Derek Pringle explains why successful Test debutant Toby Roland-Jones has what it takes to be an Ashes hit…
In a field obsessed with speed and wham-bam-action plans, Toby Roland-Jones’ sensational Test debut has been a triumph for the old-fashioned values of accuracy, patience and graft, attributes for which English seam bowlers used to be famous.
Headline writers and correspondents certainly had fun playing with his name after he took 8-129 against South Africa at the Kia Oval. Toby Bowler-Batsmen (this after he scored crucial runs as well) and Toby Roll-em-over-Jones were just two examples of the hyphenated hyperbole that occurred after his superb bowling helped England take an unassailable 2-1 lead over South Africa in the Investec Test series.
To take those wickets at the Kia Oval, the house of the Capulets to Middlesex’s Montagues, must have been gratifying too, though perhaps not as much as taking them on a pitch not traditionally kind to bowlers like him.
Times and tides change, just as the patience and defensive techniques, those twin pillars of Test match batting, have changed, eroded by the freneticism of white-ball cricket. What we got at the Oval was a culture clash with the ‘old school’ virtues of Roland-Jones’ nagging line and length exposing the vices of today’s batsmen in ways unlikely even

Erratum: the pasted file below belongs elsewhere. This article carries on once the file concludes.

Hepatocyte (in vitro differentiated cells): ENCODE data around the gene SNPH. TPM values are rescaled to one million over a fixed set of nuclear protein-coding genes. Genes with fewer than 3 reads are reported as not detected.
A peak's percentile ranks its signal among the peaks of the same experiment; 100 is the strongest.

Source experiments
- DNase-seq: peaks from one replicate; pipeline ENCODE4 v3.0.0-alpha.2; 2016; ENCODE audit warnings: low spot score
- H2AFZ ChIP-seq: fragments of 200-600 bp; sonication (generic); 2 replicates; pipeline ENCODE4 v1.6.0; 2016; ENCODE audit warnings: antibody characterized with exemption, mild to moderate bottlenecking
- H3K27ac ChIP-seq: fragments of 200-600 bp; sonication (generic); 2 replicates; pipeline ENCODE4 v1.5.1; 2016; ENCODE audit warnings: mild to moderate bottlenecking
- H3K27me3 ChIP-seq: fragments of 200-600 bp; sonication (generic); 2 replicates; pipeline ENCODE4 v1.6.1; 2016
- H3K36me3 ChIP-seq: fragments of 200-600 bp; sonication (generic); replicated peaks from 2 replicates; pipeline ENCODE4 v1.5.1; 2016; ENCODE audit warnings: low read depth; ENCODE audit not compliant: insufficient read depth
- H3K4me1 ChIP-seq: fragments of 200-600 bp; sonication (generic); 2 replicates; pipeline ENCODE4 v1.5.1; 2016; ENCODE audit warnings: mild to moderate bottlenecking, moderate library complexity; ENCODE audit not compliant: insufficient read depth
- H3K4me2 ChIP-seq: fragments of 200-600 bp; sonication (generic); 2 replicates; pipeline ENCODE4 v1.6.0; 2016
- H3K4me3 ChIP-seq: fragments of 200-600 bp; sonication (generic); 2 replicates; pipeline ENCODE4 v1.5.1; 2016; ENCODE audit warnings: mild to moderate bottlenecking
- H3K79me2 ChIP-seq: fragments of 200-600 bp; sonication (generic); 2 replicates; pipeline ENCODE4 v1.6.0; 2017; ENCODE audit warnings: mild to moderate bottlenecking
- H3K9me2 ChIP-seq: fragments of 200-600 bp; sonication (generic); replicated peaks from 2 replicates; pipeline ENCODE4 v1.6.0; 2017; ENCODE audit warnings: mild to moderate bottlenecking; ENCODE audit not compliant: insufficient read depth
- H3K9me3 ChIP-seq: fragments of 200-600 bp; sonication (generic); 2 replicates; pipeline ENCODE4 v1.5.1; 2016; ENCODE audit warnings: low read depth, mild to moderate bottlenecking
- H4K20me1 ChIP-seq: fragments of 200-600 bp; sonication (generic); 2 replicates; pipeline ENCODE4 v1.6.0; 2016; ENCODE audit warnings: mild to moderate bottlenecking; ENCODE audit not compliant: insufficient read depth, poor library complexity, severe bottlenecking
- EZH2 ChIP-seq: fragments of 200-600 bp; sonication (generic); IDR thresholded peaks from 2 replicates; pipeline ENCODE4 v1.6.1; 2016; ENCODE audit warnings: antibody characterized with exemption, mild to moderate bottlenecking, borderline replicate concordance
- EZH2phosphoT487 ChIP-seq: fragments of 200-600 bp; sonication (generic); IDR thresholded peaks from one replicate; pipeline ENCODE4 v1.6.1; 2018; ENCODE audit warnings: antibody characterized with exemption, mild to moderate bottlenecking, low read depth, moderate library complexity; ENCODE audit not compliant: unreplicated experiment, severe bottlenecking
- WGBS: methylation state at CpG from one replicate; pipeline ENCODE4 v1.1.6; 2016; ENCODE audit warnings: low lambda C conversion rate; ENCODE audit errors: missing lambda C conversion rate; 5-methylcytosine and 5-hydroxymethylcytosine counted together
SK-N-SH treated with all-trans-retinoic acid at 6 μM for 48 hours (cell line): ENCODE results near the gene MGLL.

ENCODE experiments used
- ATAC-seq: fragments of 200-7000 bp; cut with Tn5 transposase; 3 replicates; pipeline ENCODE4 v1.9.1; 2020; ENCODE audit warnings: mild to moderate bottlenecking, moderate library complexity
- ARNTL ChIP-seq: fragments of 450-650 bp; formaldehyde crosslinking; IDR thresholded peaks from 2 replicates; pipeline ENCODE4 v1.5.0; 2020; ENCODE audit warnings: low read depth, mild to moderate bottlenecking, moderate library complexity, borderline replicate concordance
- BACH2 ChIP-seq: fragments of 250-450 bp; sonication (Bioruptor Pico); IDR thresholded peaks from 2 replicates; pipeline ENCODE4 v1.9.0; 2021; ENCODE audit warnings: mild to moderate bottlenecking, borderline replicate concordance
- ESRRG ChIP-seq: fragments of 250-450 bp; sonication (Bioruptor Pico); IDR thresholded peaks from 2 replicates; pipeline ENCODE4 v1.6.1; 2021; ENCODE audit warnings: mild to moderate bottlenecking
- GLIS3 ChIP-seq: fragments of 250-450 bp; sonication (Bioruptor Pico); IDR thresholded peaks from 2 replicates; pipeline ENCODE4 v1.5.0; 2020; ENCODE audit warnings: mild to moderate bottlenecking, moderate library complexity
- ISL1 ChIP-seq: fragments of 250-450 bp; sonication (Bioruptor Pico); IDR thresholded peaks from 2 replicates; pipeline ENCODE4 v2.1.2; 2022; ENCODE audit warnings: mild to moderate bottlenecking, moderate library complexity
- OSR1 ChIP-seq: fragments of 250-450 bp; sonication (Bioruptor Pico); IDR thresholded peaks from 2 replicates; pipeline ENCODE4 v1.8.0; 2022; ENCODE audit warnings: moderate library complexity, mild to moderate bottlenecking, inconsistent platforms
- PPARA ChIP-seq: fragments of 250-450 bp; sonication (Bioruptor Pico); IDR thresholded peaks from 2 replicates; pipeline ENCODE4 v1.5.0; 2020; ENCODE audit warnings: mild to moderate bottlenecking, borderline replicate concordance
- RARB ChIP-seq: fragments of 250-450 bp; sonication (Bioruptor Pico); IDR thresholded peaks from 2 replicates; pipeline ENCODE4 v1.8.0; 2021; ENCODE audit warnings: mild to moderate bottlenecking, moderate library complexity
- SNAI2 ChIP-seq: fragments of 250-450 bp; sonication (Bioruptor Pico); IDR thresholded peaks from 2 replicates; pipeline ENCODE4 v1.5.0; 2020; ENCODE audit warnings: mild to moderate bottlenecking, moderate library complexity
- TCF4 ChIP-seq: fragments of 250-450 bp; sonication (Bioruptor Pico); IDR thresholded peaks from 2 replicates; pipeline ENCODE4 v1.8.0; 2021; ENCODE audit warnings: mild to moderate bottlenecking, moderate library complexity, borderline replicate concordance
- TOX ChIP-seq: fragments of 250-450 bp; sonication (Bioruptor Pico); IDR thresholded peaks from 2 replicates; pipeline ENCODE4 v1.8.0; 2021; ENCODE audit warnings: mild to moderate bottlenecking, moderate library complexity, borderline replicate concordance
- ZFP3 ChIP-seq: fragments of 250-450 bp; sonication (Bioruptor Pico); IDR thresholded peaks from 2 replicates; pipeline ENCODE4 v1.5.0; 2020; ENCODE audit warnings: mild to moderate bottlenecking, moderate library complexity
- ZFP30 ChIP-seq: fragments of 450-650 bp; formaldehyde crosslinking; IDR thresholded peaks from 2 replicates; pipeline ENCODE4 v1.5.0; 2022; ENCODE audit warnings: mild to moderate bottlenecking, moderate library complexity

15 years ago. Not that his high action and hit-the-pitch-hard method would not have brought him success back then, only that he would probably have needed to bowl more overs to gain it.
Those last two attributes – the height and the way he bangs the ball down hard on the seam, not short but on a good length, is what makes him a front runner for the fourth pace bowler’s spot in this winter’s Ashes.
There will be rivals like Mark Wood, Steven Finn, Jamie Overton and even possibly Tom Helm, a young Middlesex bowler who will benefit from more bowling in the first team while Roland-Jones remains with England.
Providing he can present himself fully fit, many like the cut of Wood’s jib with his direct 90mph skidders. For one thing his shorter run-up is not only better suited to over-rates than Roland-Jones’ 30-yard gallop, but also to the 90F-degree heat that can accompany Test matches in Australia. Yet Wood, through no fault of his own, fails Allan Border’s main criterion for being a successful Test pace bowler – height.
Border’s argument is that the best Test batsmen are usually dismissed when you bring them forward on to the front foot rather than when you drive them back, when they have that extra fraction of a second to judge the ball and adjust their stroke accordingly. In bringing them forward the ball needs to carry comfortably to slip, something tall bowlers like Roland-Jones, at 6ft 3in tall, manage to achieve more often than those of shorter stature.
That is not to say sub-six footers cannot be successful at the highest level only that they need to be exceptional, like Malcolm Marshall. Wood has the 90mph pace, but the bar is set very high in other ways. Before he got injured, he was quick but also gun-barrel straight.